“The last way is resource intensive. If you have a smaller space or if you want to get going quick, or you have the resources, I highly recommend this. Put down cardboard, build your beds out of two inches of compost, put straw flakes down for pathways, and go. If you’re just doing two beds in your backyard where you have lawn, this is what I recommend.” 

No-Till for Larger Farms

But these recommendations, although highly effective, are not practical for larger farming operations. No-till farming systems have been used on medium size and larger farms since the 1940’s and are increasing in favor. According to the 2017 USDA Agricultural Census, over 100 million acres of cropland in the US are no-till. The caveat, however, is conventional no-till farmers use toxic herbicides like Round-Up to kill the cover crop and weeds. Conventional farmers who till also use similar chemicals, but they have the option to use a disc or plow to control weeds. So, no-till does not decrease chemical use and, in some cases, may even increase it.

Organic farmers are highly dependent on tilling because they are not able to use herbicides. The need for herbicides eliminated no-till as an option for organic farmers until the Rodale Institute designed the roller-crimper and made the design available free to farmers in 2006.

No till roller crimper

Designed for use after a cover crop has matured, the roller-crimper mechanically kills the cover crop by rolling over and crimping the stem to break the water flow from root to stem. The timing of this is critical; if  done too early, the plant may not die back sufficiently, if done too late there will be too much seed produced and left in the field. The optimum time to pass over the field with a roller-crimper is when the cover crop reaches anthesis –  the time when the flower opens when the plant goes from the vegetative stage to the reproductive stage. Once the roller-crimper passes through the field a thick, protective, weed-suppressing mulch is formed, which can be planted through. As that mulch breaks down it feeds soil life and deposits carbon in the soil. Iowa State organic specialist Kathleen Delate’s research shows no statistical difference between the yields of no-till and plowed plots of organic soybeans.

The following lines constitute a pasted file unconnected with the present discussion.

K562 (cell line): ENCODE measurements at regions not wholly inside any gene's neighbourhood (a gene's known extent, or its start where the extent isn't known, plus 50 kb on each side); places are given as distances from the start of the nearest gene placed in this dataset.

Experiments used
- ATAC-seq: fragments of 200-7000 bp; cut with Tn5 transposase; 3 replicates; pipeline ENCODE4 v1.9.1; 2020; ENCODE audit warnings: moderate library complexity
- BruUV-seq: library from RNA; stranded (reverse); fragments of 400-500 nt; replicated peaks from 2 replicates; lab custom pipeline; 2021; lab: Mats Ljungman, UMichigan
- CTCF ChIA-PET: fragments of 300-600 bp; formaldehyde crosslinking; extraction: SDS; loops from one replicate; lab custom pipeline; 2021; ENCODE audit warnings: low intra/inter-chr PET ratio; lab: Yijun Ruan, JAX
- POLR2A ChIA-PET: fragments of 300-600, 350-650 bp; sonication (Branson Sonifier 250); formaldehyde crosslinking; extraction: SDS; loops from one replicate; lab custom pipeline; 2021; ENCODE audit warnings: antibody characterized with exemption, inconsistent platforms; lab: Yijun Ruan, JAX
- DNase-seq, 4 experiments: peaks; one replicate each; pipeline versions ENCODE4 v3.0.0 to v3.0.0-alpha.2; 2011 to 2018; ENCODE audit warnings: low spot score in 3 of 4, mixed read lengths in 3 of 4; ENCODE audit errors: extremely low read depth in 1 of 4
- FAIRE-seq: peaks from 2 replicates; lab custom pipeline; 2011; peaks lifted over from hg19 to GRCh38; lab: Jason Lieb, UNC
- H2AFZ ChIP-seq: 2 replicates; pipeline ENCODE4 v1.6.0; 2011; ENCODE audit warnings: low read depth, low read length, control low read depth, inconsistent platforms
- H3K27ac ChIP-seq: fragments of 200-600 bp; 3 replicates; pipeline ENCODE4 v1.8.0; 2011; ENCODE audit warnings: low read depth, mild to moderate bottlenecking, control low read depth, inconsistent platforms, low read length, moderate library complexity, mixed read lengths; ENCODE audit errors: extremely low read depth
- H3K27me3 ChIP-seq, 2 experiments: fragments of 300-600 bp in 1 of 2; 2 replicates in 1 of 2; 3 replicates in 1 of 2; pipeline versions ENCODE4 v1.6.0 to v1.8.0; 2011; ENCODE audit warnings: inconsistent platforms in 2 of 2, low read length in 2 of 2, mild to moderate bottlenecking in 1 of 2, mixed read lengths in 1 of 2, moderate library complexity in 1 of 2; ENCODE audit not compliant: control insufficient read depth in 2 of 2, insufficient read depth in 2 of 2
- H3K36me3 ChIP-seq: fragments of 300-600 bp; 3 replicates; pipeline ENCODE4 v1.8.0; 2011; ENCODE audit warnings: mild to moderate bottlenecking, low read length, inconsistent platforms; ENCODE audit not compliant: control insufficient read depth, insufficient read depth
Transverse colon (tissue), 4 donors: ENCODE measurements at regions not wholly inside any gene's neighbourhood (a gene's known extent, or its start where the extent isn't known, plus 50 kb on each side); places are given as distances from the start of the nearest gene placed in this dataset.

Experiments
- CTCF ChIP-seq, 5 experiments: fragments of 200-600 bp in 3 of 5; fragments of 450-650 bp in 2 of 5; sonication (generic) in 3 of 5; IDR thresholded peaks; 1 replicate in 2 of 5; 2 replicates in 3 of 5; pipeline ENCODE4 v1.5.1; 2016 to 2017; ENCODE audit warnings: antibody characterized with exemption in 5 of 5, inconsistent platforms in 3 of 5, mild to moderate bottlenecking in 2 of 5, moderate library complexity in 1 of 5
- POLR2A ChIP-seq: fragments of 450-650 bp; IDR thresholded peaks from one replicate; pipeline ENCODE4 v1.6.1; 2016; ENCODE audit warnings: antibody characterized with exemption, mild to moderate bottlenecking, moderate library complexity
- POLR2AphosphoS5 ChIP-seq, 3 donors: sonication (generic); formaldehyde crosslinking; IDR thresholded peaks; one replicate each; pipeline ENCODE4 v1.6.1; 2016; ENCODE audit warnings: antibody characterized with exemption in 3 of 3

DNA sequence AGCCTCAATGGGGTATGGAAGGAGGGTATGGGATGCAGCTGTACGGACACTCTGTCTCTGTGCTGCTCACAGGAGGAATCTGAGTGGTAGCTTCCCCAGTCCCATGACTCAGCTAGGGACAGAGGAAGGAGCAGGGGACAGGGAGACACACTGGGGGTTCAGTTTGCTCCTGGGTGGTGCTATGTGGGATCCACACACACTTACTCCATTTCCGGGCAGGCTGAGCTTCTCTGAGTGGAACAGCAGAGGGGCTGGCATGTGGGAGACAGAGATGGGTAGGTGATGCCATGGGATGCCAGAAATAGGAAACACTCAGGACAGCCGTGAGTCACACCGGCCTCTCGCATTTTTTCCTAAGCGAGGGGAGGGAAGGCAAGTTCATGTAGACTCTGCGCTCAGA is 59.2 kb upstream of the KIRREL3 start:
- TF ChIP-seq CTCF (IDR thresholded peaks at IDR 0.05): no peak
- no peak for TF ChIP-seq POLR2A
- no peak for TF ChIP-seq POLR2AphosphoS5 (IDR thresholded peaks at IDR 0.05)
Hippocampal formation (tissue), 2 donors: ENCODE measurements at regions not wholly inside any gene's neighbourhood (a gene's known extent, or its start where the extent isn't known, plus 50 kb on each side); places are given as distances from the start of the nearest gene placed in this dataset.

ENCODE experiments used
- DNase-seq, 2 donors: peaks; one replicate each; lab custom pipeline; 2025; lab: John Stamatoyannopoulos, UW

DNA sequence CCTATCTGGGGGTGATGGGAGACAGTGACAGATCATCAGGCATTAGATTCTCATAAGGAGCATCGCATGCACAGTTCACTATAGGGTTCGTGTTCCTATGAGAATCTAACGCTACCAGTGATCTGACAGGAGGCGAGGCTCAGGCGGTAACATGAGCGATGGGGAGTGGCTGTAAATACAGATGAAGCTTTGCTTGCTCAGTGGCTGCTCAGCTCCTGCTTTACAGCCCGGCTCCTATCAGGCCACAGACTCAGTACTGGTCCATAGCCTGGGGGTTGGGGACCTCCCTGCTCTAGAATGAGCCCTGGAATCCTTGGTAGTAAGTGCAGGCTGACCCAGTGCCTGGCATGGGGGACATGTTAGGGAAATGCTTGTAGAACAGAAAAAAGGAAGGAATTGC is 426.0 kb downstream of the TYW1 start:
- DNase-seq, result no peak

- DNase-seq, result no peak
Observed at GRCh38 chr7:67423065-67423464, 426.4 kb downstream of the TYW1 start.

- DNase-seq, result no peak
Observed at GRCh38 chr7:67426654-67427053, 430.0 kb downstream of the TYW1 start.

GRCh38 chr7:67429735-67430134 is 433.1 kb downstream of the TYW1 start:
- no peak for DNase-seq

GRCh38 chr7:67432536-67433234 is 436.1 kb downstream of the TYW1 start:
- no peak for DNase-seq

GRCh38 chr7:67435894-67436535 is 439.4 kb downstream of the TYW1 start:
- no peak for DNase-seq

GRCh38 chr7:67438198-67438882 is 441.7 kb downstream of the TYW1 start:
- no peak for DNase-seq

Mowing the cover crop is also an option, but that doesn’t result in the same level of weed suppression as the roller-crimper mower and, in some cases, doesn’t kill the cover crop allowing it to regrow. 

The Benefits of No Till

No-till has proven agricultural benefits: less erosion, lower fuel cost due to less tractor use, less soil compaction, better soil moisture, and better soil health. Of course, there is a learning curve to adapt the practice to a specific farm crop and soil and some initial start-up costs, but the past has shown the terrible ecological and economic costs of tilling. 

People in the 1930’s who lived through the trauma of, what was at the time, the greatest ecological disaster in the US history, learned the value of soil the hard way. Today topsoil is being lost at an alarming rate threatening global food security. At the same time, we face an even greater ecological crisis – the disruption of the climate due to anthropogenic causes. No-till can help address both of those problems.    

Will we make the same mistakes over again or can humanity make the necessary changes to protect life on the planet? Agriculture, a key contributor to climate change, has the potential to be a leader in mitigating the climate crisis. Adopting no-till farming, one of a number of Regenerative Agricultural practices, is a readily available tool to help turn things in the right direction.